Saturday, February 28, 2009

Today's speech on liberties

Hello, I've just rushed here from up the road where the Convention on Modern Liberty is taking place and would like to thank you for inviting me here today to speak. I've been asked to talk on 'Why did we lose the argument on liberty versus security?'

This is pretty defeatist stiff, isn't it? We are having the argument, we have lost much but we have not lost everything yet. The very fact that there are two ram-packed events about liberty, freedom and justice going on a few miles from each other is a good sign. Despite the at-times overwhelming sense of impending doom, it has at least never been easier to find out about the loss of our freedoms, to speak out, stand up, push back and mobilise for change. We live in an interconnected world linked together by a web that transmits words and images at the speed of thought, from Gaza to Guantanamo. Now a million pairs of eyes can scrutinse truth and lies. There is no such thing as a good day to bury bad news anymore.

But in a world overloaded with information, we have a thousand claims on our attention. Perhaps that is why is has been easy to whittle our freedom away: we have been too easily distracted, too beguilingly entertained, letting the good times roll. Perhaps our attention span is too short and our aspirations too greedy and selfish to care for things when they do not directly impact us.

We have been told that 'the rules of the game have changed'. Like the metaphorical frog in the saucepan of slowly-heating water, our complacency has seriously endangered our chances of a healthy future.

Only cheats try to change the rules of the game. And unpacking the language shows how dangerous that phrase by Tony Blair, the smiling salesman of a 'war on terror' really was.

By 'rules', he meant the rule of law, the rights that enshrine our freedoms.The right not to be detained without reason, the right not to be tortured or degraded, the right to a fair trial. The right to freedom of thought, conscience or religion, the right to respect for privacy, family life and the home. The right to freedom of speech, protest and association, and to protection of property, including your most intimate data.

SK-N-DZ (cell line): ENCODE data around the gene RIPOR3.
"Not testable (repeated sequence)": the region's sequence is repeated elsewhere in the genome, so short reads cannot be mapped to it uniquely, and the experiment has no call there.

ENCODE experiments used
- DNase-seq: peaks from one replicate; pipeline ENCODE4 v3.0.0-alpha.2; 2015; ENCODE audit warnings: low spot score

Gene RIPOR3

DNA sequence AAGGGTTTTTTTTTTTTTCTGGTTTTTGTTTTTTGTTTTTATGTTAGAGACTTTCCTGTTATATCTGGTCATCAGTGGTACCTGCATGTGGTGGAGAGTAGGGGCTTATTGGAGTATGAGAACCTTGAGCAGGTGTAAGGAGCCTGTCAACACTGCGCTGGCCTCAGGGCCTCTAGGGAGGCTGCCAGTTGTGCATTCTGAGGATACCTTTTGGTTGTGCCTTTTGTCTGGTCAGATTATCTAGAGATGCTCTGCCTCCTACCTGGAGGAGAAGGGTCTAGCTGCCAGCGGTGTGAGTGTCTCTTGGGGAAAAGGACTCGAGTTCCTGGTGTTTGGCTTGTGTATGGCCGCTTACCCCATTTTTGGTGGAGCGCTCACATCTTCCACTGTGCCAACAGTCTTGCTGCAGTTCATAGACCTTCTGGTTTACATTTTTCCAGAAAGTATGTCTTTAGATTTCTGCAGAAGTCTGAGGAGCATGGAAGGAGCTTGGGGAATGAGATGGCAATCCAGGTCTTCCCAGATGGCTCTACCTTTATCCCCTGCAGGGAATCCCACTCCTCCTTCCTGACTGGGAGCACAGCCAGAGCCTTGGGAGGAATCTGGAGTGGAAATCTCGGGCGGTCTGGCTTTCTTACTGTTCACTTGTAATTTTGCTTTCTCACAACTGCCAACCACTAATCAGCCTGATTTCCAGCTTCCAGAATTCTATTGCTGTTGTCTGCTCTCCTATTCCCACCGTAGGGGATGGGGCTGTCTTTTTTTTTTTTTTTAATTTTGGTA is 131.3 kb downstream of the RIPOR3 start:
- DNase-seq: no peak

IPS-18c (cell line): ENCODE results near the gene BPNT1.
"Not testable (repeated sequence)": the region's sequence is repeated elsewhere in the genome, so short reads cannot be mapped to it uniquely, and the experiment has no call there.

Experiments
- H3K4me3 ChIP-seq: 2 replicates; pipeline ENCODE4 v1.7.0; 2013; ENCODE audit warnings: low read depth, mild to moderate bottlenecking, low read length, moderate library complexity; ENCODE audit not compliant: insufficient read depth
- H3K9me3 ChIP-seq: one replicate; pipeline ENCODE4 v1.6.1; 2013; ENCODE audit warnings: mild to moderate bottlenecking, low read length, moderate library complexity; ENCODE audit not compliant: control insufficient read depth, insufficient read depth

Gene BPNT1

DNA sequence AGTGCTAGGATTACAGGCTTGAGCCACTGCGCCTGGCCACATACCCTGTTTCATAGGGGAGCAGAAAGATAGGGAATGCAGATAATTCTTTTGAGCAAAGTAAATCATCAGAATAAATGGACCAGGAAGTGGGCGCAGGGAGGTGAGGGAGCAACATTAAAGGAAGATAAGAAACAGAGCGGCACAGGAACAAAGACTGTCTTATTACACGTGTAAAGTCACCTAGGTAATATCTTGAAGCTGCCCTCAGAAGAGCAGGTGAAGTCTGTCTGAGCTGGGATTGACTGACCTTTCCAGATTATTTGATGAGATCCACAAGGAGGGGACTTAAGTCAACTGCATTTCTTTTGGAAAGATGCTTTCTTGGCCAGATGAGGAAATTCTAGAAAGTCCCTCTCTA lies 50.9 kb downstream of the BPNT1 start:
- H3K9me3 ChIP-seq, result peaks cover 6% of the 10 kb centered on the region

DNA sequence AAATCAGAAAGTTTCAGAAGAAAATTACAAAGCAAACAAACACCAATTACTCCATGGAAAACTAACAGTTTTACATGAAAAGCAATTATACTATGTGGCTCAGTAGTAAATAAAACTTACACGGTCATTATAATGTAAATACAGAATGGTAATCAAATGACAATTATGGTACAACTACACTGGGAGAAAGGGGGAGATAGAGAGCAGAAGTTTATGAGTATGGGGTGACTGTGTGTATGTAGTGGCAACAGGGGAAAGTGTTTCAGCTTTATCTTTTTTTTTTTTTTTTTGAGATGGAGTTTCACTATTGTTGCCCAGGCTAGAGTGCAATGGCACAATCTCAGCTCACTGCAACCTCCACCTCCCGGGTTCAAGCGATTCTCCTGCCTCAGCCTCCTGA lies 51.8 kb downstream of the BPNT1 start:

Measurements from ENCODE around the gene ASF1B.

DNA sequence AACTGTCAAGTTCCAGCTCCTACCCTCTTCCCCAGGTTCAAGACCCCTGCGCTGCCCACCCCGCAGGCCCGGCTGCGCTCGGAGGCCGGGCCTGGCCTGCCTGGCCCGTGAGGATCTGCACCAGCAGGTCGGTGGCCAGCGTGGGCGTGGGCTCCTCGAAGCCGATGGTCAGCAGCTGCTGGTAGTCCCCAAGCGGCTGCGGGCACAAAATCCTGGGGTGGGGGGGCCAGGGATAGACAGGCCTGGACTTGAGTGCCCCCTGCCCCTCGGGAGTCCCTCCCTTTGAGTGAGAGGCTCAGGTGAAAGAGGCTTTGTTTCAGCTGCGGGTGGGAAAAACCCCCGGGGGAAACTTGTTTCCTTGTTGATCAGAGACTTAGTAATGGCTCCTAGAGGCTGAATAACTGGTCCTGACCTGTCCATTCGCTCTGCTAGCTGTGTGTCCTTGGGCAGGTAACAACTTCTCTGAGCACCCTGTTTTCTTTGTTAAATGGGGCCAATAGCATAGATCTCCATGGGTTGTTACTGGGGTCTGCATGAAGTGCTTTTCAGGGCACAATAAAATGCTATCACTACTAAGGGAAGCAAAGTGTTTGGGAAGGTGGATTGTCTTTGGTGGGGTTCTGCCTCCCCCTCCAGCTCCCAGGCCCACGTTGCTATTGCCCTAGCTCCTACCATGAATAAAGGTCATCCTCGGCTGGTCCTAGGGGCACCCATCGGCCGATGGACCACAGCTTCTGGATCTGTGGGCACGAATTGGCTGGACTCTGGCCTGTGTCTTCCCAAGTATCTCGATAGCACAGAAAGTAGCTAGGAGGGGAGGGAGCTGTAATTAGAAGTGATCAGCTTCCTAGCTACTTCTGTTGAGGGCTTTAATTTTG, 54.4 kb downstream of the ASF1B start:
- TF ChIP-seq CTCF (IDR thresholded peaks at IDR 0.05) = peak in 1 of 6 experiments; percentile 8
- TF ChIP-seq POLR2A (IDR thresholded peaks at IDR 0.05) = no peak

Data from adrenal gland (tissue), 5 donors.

Those were the rights, the basic, human rights that we signed up to after a world war that left millions dead, injured, dispossessed, countries in economic ruin, beggared by a fight against a fascist ideology that killed and tortured on an industrial scale. After such trauma, such horror, that human rights were needed was a truth that was self-evident.

These are our birthright human rights that our government is so keen to take away, in the name of our current security. To get away with this, it relies on our apathy, and our fear of terrorism, anti-social behaviour and crime. Now human rights are presented to us by the very government minister who introduced the act as some kind of criminal -cuddling charter. The collection of smooth-talking political salesman waiting in the wings tell us we don't need the human rights of the human rights act. We need a British Bill of Rights, for British people.

For God's sake.

Human rights are the rights of all humans. They are not British rights, they are not to be re-cut to re-fit the latest body politic by the designers of the latest fashionable election strategy.

The battered and broken men who are slowly coming out of Guantanamo show us that the unspeakable evil of torture has been sanctioned and outsourced at the highest levels. If we will stoop to this, we will sink to anything. We are not only in danger of losing our human rights, we are in danger of losing our common humanity, our right to call ourselves human.

Yet there is hope. Those who are bent on wickedness always go too far and show their hand, drop their mask. Boiling frogs can jump out of saucepans, and stupefied people can wake up and demand change, hold their leaders to account. They are more afraid of us than they let on, you know. We should trust ourselves, and each other more.